Our ContrOCC hackdays give our developers a day to work on tweaks, gripes, improvements, or whole new features of their choosing and then sharing those with the rest of the team.
This year we have so many team members I have split this post in two; we’ll post the remaining projects soon. Here is the first set:
- Converting the distributed tests config file to XML – Alan Carter
- Converting ContrOCC tools to use Git – Chris Griggs
- Visualising the ContrOCC Database – Chris Henry
- Prototyping a new UI for different screen resolutions – Chris Parish
- An app to capture client-confirmed visit data – Ian Evans
- A tool to parse PDF files – Ian Lewis
- Alternative help navigation – Jo Lloyd
- Planner-style timesheet UI – Jon Bowen
Alan Carter – Converting the distributed tests config file to XML
I worked on converting the configuration file for our distributed testing service from plain text to XML, something I’ve wanted to do for a while. As the configuration for the tests grows ever more complex, the plain text file becomes increasingly arcane and difficult to navigate. An XML file allows the configuration to be laid out in a more structured manner, and lets most text editors provide benefits such as folding and syntax highlighting. It also has an accompanying schema so that we can catch mistakes much more easily.
This work supports a longer term goal I have of getting the config file into SVN and splitting out parts which are likely to be changed frequently.
There’s a little more work needed to finish writing the new parser, but with just a little more work this should be fully usable. I also hope to arrange for the distributed tests service to perform schema validation of the file.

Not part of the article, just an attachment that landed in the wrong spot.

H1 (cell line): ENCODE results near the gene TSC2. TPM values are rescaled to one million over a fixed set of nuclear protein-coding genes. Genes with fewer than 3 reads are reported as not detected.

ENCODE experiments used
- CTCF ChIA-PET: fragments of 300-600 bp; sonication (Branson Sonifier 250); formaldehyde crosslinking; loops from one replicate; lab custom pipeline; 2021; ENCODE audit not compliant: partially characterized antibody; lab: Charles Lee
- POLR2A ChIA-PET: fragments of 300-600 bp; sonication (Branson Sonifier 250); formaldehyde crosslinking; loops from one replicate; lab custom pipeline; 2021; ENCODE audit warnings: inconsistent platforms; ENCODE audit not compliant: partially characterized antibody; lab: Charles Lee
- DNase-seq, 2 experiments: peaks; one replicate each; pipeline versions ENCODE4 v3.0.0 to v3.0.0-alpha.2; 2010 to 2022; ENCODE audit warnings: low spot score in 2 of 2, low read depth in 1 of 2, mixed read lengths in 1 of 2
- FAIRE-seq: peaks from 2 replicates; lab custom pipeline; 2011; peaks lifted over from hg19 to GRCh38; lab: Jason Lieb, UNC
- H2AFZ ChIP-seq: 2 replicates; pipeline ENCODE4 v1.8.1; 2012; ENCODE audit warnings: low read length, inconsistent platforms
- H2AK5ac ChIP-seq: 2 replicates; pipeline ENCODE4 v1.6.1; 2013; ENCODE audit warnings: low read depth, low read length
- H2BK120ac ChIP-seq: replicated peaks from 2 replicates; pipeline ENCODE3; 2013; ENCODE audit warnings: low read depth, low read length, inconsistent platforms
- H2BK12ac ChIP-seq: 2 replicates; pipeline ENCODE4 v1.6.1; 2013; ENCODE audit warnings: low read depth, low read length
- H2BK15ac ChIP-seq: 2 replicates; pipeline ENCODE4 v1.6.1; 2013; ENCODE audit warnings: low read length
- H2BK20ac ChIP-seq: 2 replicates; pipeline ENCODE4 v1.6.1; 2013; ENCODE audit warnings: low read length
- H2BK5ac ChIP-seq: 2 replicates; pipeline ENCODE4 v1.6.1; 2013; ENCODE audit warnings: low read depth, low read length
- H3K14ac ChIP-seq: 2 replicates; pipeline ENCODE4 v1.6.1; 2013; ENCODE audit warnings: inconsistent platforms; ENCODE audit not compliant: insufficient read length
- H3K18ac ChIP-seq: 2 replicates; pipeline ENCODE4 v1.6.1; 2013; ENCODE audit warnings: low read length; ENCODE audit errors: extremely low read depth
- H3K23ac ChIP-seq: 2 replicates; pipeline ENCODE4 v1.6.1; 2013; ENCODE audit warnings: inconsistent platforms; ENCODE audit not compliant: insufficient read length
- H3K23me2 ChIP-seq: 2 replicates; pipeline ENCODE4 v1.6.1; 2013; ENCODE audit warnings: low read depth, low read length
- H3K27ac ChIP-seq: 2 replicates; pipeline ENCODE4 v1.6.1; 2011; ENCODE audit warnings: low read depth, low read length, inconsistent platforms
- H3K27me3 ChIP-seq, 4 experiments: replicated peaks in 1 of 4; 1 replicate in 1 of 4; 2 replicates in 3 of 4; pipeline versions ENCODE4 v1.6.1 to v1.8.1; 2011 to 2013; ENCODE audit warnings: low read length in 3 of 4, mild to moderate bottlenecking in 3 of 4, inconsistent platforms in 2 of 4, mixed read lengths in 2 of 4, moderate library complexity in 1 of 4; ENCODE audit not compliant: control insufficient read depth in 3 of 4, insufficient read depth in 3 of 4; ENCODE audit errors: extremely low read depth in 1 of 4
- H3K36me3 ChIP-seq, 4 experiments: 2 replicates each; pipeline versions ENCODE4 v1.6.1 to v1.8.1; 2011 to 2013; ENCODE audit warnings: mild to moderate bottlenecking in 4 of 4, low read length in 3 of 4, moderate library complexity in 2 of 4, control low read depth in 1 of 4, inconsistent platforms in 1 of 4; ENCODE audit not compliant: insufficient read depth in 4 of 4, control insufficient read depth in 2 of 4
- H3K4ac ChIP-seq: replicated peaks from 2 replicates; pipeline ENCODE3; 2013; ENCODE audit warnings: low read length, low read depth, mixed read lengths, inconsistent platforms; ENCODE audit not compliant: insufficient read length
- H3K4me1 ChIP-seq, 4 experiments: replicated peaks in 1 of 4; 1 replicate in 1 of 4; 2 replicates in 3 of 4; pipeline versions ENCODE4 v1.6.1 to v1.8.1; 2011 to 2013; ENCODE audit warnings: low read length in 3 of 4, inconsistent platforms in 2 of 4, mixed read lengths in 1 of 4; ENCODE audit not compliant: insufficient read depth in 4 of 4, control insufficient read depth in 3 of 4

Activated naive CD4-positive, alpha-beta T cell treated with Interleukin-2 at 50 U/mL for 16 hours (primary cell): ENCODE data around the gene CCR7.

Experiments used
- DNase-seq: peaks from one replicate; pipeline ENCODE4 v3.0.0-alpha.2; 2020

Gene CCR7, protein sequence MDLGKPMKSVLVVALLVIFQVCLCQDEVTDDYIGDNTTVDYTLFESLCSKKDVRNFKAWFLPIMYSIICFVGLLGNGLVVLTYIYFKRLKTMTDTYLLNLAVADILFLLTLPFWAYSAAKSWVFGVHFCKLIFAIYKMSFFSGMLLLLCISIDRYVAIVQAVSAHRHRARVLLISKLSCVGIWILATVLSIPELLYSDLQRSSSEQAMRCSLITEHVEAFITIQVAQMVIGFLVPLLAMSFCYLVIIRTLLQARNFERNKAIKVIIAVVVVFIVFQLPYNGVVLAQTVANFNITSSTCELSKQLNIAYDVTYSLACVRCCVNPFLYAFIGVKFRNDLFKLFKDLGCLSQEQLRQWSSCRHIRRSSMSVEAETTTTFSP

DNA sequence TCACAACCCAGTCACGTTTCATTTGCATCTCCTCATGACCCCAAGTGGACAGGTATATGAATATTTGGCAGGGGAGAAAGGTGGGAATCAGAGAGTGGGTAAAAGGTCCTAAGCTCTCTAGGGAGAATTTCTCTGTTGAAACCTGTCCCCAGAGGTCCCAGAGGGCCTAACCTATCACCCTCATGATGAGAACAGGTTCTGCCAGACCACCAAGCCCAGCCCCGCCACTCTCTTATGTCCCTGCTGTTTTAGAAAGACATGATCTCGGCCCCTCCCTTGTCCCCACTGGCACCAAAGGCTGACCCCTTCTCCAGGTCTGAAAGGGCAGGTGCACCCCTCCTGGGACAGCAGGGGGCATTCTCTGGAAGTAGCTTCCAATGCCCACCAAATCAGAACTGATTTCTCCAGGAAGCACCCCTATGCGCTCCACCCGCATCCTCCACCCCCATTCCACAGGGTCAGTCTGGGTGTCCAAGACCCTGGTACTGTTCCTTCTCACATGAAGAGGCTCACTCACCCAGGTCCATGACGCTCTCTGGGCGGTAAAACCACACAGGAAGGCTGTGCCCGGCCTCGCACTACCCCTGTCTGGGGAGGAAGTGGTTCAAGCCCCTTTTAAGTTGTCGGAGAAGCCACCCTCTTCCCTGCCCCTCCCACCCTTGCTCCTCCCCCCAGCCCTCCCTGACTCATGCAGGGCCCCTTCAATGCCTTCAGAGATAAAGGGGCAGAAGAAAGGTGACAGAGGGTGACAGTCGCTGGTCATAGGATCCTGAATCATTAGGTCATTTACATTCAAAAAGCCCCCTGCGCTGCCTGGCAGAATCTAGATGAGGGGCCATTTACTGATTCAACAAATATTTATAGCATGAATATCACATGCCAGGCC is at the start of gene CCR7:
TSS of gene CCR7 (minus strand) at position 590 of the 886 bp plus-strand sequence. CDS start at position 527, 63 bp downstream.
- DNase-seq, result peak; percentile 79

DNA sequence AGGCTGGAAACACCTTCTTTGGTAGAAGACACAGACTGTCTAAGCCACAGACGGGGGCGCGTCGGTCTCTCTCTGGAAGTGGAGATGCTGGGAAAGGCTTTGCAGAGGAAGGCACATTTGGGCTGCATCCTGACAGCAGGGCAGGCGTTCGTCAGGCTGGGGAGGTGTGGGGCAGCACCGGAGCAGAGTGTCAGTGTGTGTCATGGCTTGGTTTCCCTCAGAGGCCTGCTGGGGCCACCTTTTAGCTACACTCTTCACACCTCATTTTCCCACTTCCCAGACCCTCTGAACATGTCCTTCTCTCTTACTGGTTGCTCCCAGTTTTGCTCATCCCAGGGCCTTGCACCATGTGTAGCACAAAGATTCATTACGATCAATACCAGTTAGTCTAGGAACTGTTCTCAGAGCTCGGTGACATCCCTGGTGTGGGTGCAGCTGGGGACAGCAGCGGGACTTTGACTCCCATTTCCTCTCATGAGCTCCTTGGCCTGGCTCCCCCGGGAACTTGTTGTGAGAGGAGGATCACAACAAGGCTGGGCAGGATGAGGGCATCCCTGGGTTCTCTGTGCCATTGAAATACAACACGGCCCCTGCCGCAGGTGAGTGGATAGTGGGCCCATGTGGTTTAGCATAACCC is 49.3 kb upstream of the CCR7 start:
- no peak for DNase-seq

Chris Griggs – Converting ContrOCC tools to use Git
I looked at converting our tools that currently use SVN to use Git. We currently use the SharpSVN library to query our repository. There’s a SharpGit project in NuGet that’s supposed to be an almost direct replacement, unfortunately with only ~200 downloads it’s very immature and not up to the task. I chose libgit2sharp as the best alternative. This is a C# wrapper around the official libgit2 library. The library itself is well documented, the wrapper less so.
I was quickly able to convert the Macro Developer Tool (an internal development tool which uses the C pre-processor to avoid code duplication in SQL) to use Git as it only looks at the working copy to see which files have been added or modified. I then turned my attentions to the PFG (our patch file build tool). I soon learnt that this was not going to be so trivial.
The concept of a tag is somewhat different between Git and SVN, as is the idea of looking at the central repository to find the previous one (although I doubt we’ll all have the entire repo on our machines either). As it’s written, the PFG relies on there being a linear succession of changes between the previous tag and the current one. In Git it’s likely that we would branch out and merge in commits throughout the development of a tag. We would therefore need to compare the two trees without relying on their history. I am satisfied that this is possible, but more thought will be required than was possible on a hack day.
Chris Henry – Visualising the ContrOCC Database
I spent the day looking into ways of visualising the structure of the ContrOCC database. The aim was to see to what extent it divides into modules which could in principle be more rigorously separated in future. The work in practice fell into three parts:
Part 1: List Dependencies
Extracting data on dependencies from our source data. I have a long standing prejudice against SQL’s own lists of dependencies and since I knew it wouldn’t be too much work I instead read dependencies out of the SQL source code using parser code borrowed from the PFG (our patch file build tool).
Part 2: Box & Arrow Graph